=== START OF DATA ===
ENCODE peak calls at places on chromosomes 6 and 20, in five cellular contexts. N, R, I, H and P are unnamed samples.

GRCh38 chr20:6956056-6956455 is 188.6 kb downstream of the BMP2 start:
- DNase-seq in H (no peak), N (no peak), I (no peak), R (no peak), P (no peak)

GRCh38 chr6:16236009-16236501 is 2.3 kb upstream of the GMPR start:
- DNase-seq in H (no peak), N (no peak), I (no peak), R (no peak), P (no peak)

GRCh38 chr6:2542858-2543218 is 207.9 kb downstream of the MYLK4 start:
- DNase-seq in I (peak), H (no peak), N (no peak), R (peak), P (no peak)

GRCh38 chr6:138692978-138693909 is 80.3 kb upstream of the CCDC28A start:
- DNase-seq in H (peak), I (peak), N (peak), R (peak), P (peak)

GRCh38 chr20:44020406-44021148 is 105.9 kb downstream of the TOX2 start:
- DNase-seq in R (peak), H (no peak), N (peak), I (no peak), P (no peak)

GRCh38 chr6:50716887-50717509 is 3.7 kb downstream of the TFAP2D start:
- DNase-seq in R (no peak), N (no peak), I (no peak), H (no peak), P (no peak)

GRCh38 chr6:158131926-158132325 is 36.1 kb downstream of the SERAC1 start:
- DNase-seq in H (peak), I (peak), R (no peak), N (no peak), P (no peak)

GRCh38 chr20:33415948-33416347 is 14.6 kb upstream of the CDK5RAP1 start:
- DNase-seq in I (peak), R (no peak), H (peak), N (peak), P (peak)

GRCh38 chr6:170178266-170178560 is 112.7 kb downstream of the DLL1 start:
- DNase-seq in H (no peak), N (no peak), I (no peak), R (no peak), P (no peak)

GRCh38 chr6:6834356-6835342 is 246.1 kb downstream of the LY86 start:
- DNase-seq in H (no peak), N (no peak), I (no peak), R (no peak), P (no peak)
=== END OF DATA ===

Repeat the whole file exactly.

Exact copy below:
ENCODE peak calls at places on chromosomes 6 and 20, in five cellular contexts. N, R, I, H and P are unnamed samples.

GRCh38 chr20:6956056-6956455 is 188.6 kb downstream of the BMP2 start:
- DNase-seq in H (no peak), N (no peak), I (no peak), R (no peak), P (no peak)

GRCh38 chr6:16236009-16236501 is 2.3 kb upstream of the GMPR start:
- DNase-seq in H (no peak), N (no peak), I (no peak), R (no peak), P (no peak)

GRCh38 chr6:2542858-2543218 is 207.9 kb downstream of the MYLK4 start:
- DNase-seq in I (peak), H (no peak), N (no peak), R (peak), P (no peak)

GRCh38 chr6:138692978-138693909 is 80.3 kb upstream of the CCDC28A start:
- DNase-seq in H (peak), I (peak), N (peak), R (peak), P (peak)

GRCh38 chr20:44020406-44021148 is 105.9 kb downstream of the TOX2 start:
- DNase-seq in R (peak), H (no peak), N (peak), I (no peak), P (no peak)

GRCh38 chr6:50716887-50717509 is 3.7 kb downstream of the TFAP2D start:
- DNase-seq in R (no peak), N (no peak), I (no peak), H (no peak), P (no peak)

GRCh38 chr6:158131926-158132325 is 36.1 kb downstream of the SERAC1 start:
- DNase-seq in H (peak), I (peak), R (no peak), N (no peak), P (no peak)

GRCh38 chr20:33415948-33416347 is 14.6 kb upstream of the CDK5RAP1 start:
- DNase-seq in I (peak), R (no peak), H (peak), N (peak), P (peak)

GRCh38 chr6:170178266-170178560 is 112.7 kb downstream of the DLL1 start:
- DNase-seq in H (no peak), N (no peak), I (no peak), R (no peak), P (no peak)

GRCh38 chr6:6834356-6835342 is 246.1 kb downstream of the LY86 start:
- DNase-seq in H (no peak), N (no peak), I (no peak), R (no peak), P (no peak)